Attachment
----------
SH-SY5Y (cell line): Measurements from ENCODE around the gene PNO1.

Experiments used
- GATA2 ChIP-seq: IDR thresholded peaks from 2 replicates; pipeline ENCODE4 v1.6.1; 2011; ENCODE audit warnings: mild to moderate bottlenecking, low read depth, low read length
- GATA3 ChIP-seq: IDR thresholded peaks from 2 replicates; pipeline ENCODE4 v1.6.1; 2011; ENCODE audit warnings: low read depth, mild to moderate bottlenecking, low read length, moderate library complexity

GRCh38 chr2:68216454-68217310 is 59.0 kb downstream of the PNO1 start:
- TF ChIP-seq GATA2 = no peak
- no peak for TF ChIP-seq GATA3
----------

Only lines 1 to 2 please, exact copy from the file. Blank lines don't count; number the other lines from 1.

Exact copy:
SH-SY5Y (cell line): Measurements from ENCODE around the gene PNO1.

Experiments used